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          1. I understand that; I feel the same way. But I also know that comments that allow us to do that are rare. And even then that's no guarantee they'll continue the conversation. Many don't want to take that kind of risk (nor may they be that interested) or they may be introverts and/or shy. I see kudos as the option for those who don't want converse; those who just want to read. If posting a comment opens one up to a conversation, I can see why many would rather not.

            That's why they are just as important, to me, as both a reader and writer. I love them both and am trying to understand the dislike for them.

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            1. But I also know that comments that allow us to do that are rare.

              I think it depends what kind of fandoms/characters you're writing for--as someone who tends to write for a lot of rarer fandoms and characters, I very frequently get conversation in the comments about different aspects of the fic, characterization, and the canon itself. I certainly feel very lucky for it, because I've had some wonderful conversations and gained some new fic ideas through it.

              Regardless, of it the conversation continues, though, I do feel much more of a connection to a reader who comments than one who just kudos. Even the smallest comment is going above and beyond in my eyes, and I'm sincerely grateful for it. Kudos are fun, but I feel like with commenting, you know you've really left an impression on your reader.

              Many don't want to take that kind of risk (nor may they be that interested) or they may be introverts and/or shy. I see kudos as the option for those who don't want converse; those who just want to read. If posting a comment opens one up to a conversation, I can see why many would rather not.

              There's been a lot of reasons listed in this section as explanations why readers prefer to kudos, and I agree, it seems as though the main one is that many readers simply prefer not to engage directly with the author. It does make me a little bit sad to think that it's considered a risk to leave a comment, though--for me, fandom is about being enthusiastic about a canon or characters, and it's a bit of a blow to think my enthusiasm is driving readers away rather than encouraging or inspiring them. But I guess we can't win them all.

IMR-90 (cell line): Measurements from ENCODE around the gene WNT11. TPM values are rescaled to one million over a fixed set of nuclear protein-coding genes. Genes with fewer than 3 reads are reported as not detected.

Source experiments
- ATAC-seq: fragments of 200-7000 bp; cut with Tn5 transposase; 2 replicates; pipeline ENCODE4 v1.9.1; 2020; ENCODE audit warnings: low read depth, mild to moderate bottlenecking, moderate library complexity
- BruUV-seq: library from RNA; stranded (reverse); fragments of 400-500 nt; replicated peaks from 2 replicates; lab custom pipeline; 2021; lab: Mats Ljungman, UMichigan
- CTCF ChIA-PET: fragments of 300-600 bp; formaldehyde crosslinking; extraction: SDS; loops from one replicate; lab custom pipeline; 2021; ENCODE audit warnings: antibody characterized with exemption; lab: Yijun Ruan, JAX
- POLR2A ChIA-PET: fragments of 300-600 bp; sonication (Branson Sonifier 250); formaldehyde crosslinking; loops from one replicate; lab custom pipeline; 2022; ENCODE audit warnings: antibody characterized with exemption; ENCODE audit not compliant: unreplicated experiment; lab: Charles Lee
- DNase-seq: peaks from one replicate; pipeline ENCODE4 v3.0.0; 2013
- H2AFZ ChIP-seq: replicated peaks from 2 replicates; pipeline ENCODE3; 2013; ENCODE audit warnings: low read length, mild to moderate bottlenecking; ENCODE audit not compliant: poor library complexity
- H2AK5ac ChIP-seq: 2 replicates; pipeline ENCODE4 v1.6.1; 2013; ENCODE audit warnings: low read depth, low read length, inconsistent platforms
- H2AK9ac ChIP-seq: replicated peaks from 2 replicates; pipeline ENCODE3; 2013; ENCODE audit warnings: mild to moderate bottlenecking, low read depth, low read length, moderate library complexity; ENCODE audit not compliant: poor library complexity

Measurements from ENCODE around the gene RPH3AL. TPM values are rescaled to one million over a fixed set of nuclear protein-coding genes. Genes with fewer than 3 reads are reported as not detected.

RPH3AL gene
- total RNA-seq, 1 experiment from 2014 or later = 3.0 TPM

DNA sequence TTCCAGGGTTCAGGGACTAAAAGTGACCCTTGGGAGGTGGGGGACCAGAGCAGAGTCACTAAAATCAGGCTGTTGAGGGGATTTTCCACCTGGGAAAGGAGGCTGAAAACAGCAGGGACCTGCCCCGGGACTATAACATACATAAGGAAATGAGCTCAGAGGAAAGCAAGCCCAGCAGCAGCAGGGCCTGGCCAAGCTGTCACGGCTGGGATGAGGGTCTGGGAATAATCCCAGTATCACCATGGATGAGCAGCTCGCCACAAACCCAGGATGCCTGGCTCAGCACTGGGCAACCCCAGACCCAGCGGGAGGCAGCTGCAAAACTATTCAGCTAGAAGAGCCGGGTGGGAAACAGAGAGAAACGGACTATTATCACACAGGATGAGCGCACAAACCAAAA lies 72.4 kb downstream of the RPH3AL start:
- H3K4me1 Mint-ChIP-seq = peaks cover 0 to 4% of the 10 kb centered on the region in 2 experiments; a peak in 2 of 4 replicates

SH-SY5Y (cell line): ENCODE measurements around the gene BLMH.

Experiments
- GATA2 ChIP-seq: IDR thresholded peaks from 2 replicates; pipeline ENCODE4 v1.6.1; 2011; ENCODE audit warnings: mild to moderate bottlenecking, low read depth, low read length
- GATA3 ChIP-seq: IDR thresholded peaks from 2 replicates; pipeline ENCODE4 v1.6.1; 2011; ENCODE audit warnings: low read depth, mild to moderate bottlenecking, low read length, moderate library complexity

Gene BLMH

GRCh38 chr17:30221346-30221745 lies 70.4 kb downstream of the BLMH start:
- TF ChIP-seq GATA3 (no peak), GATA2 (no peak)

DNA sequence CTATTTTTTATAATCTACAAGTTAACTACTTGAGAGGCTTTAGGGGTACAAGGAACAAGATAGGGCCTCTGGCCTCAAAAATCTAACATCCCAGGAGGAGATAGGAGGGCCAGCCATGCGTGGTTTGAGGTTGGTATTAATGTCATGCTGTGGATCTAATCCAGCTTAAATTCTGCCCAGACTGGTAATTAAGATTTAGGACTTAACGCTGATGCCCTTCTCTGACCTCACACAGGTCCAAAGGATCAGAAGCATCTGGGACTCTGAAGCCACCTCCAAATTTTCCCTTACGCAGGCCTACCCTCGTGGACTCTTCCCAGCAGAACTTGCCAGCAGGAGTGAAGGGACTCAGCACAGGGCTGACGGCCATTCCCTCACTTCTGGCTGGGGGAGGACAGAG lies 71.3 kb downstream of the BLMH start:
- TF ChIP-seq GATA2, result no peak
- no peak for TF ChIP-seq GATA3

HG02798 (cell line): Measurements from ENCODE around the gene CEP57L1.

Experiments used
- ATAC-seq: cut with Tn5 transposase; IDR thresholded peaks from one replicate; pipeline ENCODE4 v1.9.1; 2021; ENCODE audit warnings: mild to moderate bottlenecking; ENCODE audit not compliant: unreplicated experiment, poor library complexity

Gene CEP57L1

I love them both and am trying to understand the dislike for them.

              I think for many, kudos are nice, but not particularly meaningful? I like kudos as well, and I look forward to my kudos emails. It makes me smile when I see particular names pop up. But I think actual comments are what really let writers know that readers enjoyed their work. I don't think kudos are robbing authors of comments, but I also think that a reader taking the comment to write a comment, even just an emoji, is going the extra mile.

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            2. (2 more comments in this thread)

      3. "I don't see how leaving a "nice story" kind of comment requires more time/spoon that clicking on the kudos button, but to each their own."

        You answered your own question downthread.

        "a comment is more personal than a kudos, due to the simple fact that the reader took the time to do something more than just clicking on the kudos button (even if it's just copy-paste a message that's already in a note application). Leaving a kudos is a very anonymous, mechanical action that leaves no place for further exchange between reader and writer, contrary to a comment."

        That is how it takes more spoons.

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        1. THIS! :thumbs up:

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    4. "i will kiss every inch of your baby"

      I agree with this, thank you.

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    5. *Zidy leaves kudos on A's comment* :)

      But thanks, this is it. Right here. I've been in fandom over 20 years now and I've probably left more kudos since AO3 started by an order of magnitude than the number of comments I've ever left.